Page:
- wheelchair accessible / free childcare on-site
- the teach-in will be in French, English & Spanish
- whisper translation availableThis teach-in is intended for local community members who would like to actively oppose double punishment and be actively involved in local organizing campaigns. We strongly encourage you to e-mail in advance to let us know if you intend to attend: firstname.lastname@example.org
The starting point of this teach-in is: opposition to deportations & detentions, support for a regularization program for all non-status migrants, and the abolition of double punishment.
Some recent Montreal-based cases of double punishment include that have been publicized include:
- Victor Morales: facing removal to Chile after living in Canada for thirty years;
- Dany Villanueva: facing removal to Honduras, despite living in Canada since the age of 12;
- Farshad Mohammadi: a political refugee from Iran, who was killed by Montreal police this past January and was facing the possibility of deportation to Iran, due to a criminal conviction related to homelessness;
- Jacob Niyongabo: deported to Burundi in December, a country he fled 16 years ago;
- Jean-Bernard Devilmé: lived in Canada for 25 years, with children and a spouse, but was facing removal to Haiti in December due to double punishment.
There are many more local examples of double punishment that are not public.
The first part of the teach-in will share specific information about the reality of double punishment, including local cases. After a break, including food and drinks, we’ll move into an organizing meeting to discuss strengthening and building local campaigns against double punishement.Organized by No One Is Illegal-Montreal.
Part of a month-long series of activities organized in March by the Convergence contre la répression policière et politique.
INFO: email@example.com – tél: 438-875-RAGE – www.nooneisillegal.org
“Double punishment” is the term used to describe the unjust policy used against non-citizens who face deportation after being punished for a criminal conviction. In other words, non-citizens who commit criminal offenses are punished twice: once when they’re sentenced for their crime, and then again by being permanently removed from Canada, often after living here since childhood.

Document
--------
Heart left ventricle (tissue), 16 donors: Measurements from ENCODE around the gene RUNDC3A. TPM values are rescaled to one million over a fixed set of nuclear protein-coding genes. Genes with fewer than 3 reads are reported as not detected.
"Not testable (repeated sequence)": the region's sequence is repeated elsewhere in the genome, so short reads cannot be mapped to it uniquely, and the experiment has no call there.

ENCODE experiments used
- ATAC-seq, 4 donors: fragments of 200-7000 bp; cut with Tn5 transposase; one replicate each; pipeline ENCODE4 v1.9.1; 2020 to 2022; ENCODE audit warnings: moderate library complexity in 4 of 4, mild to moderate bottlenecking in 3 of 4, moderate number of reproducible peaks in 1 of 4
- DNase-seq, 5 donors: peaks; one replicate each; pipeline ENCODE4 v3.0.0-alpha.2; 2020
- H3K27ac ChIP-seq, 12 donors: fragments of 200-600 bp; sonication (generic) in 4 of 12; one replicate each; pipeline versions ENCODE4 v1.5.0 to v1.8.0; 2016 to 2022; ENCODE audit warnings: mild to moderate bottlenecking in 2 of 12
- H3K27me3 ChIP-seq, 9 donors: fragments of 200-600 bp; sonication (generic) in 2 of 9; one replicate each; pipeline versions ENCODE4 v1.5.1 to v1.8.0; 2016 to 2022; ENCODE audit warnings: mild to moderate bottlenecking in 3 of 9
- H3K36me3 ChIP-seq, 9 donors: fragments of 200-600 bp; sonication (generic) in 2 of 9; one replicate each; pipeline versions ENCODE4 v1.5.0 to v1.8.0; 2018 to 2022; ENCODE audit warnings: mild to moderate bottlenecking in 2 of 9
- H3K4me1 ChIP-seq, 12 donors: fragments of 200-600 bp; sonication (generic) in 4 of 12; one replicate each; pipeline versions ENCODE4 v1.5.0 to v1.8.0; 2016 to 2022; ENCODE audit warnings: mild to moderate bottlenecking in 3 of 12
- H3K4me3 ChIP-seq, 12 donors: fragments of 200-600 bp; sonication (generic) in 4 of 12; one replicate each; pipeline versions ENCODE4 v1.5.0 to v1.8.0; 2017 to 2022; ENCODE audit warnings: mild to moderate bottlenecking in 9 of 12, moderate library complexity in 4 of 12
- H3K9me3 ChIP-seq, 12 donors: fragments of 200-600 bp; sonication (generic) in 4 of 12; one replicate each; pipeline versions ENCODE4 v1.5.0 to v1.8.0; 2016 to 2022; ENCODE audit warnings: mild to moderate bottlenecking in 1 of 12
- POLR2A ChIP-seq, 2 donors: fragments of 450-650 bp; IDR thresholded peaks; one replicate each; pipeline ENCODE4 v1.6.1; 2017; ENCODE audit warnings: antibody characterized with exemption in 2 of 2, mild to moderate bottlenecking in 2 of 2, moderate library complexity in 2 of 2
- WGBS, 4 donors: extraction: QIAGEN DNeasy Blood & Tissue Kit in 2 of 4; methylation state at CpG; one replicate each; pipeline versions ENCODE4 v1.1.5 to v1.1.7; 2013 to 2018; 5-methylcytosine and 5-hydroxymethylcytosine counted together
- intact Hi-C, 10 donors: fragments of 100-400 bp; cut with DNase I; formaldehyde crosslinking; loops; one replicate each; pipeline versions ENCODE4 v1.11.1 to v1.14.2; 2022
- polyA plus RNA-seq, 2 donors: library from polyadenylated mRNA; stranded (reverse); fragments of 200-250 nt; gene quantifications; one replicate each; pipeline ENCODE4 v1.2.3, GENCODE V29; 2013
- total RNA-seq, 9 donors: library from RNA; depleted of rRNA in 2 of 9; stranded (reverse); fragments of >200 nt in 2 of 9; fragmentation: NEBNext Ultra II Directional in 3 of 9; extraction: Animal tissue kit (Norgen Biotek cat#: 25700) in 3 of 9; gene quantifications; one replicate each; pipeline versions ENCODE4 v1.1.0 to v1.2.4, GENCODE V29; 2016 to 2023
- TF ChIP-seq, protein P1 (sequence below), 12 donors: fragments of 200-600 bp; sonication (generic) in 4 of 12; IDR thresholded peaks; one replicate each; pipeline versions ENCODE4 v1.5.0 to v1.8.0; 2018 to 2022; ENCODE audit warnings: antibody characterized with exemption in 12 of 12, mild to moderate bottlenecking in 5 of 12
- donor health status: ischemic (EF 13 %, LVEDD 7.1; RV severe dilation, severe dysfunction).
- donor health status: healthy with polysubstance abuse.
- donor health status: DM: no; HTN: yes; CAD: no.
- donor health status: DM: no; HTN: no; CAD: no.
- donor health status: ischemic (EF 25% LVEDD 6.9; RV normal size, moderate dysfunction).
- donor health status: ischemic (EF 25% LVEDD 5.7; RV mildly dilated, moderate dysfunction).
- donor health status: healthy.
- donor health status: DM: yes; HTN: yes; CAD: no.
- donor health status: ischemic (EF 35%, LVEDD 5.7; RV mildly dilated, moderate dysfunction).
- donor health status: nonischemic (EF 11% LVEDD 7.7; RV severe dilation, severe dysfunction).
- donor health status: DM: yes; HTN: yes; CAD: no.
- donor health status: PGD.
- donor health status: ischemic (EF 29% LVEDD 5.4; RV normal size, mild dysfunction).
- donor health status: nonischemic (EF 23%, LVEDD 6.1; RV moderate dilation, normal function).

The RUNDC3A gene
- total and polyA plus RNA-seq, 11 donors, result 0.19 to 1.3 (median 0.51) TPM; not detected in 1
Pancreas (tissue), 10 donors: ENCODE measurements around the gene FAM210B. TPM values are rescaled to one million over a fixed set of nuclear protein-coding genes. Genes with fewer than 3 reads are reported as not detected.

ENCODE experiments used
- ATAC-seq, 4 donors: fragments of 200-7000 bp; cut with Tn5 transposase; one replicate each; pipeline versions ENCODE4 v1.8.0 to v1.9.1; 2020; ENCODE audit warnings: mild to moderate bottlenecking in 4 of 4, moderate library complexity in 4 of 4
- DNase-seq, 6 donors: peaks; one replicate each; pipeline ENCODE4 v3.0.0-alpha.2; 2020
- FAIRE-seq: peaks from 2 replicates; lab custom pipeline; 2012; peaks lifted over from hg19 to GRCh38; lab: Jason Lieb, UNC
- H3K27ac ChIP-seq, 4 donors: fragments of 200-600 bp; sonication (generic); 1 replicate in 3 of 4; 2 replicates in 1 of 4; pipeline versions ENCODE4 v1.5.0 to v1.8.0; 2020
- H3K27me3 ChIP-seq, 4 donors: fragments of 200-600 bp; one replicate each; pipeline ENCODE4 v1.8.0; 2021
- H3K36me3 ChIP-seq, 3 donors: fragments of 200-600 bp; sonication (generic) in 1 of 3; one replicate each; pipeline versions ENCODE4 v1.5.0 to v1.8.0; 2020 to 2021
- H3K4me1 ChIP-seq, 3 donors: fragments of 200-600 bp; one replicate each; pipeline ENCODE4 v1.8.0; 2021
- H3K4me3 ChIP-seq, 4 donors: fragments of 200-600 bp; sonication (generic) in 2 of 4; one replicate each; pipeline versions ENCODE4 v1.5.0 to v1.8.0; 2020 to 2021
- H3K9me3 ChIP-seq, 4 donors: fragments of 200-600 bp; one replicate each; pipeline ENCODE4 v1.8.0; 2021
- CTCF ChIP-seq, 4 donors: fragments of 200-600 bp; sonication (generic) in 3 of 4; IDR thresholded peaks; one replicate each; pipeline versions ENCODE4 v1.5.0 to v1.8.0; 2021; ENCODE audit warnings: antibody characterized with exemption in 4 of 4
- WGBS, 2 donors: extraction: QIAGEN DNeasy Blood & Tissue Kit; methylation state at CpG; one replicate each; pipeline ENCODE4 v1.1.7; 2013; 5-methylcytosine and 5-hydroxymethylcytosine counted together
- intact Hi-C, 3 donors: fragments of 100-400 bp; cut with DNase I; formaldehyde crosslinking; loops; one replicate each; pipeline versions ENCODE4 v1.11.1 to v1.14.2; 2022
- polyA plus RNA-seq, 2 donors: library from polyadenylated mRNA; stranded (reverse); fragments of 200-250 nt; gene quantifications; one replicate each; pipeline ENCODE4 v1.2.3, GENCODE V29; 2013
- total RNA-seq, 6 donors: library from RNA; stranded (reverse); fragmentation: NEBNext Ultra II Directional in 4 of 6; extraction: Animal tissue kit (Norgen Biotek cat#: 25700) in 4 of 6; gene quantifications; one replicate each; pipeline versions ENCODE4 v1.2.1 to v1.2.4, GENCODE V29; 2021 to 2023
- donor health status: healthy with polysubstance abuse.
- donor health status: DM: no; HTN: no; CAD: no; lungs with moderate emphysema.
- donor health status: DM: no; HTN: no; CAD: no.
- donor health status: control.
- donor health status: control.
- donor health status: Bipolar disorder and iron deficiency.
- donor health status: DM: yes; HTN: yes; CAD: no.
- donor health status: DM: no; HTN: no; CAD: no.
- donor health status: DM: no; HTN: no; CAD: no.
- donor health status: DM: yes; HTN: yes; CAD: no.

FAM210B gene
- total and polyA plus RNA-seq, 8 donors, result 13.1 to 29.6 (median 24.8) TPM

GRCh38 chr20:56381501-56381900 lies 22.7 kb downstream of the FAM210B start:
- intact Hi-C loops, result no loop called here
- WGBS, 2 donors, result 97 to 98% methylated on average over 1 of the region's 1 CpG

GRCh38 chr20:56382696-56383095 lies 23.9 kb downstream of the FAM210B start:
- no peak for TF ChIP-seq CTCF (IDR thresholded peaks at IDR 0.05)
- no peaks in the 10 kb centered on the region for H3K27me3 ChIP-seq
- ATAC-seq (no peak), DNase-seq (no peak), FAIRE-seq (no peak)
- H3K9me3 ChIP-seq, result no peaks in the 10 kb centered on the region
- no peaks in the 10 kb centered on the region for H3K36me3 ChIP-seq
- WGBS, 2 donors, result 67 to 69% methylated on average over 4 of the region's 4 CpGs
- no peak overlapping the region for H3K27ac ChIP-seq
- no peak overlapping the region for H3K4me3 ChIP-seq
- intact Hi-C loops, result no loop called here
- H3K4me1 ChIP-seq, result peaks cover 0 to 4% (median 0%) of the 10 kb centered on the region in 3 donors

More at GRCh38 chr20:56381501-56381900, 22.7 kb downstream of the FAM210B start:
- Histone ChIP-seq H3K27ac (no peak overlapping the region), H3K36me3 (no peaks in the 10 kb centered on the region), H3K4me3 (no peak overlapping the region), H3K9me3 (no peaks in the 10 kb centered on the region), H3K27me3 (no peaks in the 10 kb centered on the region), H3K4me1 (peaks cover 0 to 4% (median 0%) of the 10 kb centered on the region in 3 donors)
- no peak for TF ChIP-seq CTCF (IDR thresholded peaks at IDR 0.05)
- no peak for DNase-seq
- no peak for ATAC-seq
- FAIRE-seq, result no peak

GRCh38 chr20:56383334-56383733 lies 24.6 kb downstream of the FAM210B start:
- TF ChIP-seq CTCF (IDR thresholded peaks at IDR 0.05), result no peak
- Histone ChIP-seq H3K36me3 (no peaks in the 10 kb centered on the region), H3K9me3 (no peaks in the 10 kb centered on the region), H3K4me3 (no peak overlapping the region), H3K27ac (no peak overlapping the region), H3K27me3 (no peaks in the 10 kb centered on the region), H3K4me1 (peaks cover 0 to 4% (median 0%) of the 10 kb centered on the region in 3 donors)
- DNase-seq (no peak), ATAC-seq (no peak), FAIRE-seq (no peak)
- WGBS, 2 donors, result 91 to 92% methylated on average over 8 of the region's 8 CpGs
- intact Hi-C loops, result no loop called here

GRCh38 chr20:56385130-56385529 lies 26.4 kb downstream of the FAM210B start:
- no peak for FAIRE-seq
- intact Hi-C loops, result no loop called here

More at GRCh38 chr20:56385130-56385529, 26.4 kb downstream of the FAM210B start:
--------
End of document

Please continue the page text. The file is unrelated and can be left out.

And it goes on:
Double punishment is often the direct result of racial profiling: A recent leaked study of Montreal police reports proves that racial profiling is endemic in Montreal. Neighbourhoods such as Montreal-Nord, St- Michel, Parc-Extension, and Côte-des-Neiges are over-policed and criminalized due to the density of immigrant and racialized communities living there. The targeting of these communities not only forces a disproportionate number of poor and people of colour into the criminal justice system, but also into immigration proceedings if they do not have full Canadian citizenship.
Many Montreal-based cases of double punishment have been publicized recently, including:- Victor Morales, who is facing removal to Chile after living in Canada for thirty years;
- Dany Villanueva, who is facing removal to Honduras, despite living in Canada since the age of 12; the possible removal proceedings against Dany were launched after the police killing of his younger brother Fredy, to which Dany was a key witness;
- Farshad Mohammadi, a political refugee from Iran, who was killed by Montreal police this past January; Farshad was facing the possibility of deportation to Iran, due to a criminal conviction related to his homelessness, when he was killed;
- Jacob Niyongabo, who was deported to Burundi in December, a country he fled 16 years ago;
- Jean-Bernard Devilmé, who has lived in Canada for 25 years, with children and a spouse, but was facing removal to Haiti in December due to double punishment.
While there are several public cases of double punishment, revealed via the media and support campaigns, there are many more cases of double punishment that are not public. The reality of double punishment in our communities often provokes feelings of shame and isolation, due to the stigma of a criminal conviction. We aim to break this isolation by taking a clear stance against double punishment, and building together to expose this injustice, and to support the individuals fighting to remain with their families, friends and community here in Montreal.
Our starting point is that double punishment should be abolished, and people facing double punishment should be supported. We reject the link between criminality and immigration. The link is racist and false. It’s the way for jingoistic politicians to win cheap votes.INFO: firstname.lastname@example.org – tél: 438-875-RAGE – www.nooneisillegal.org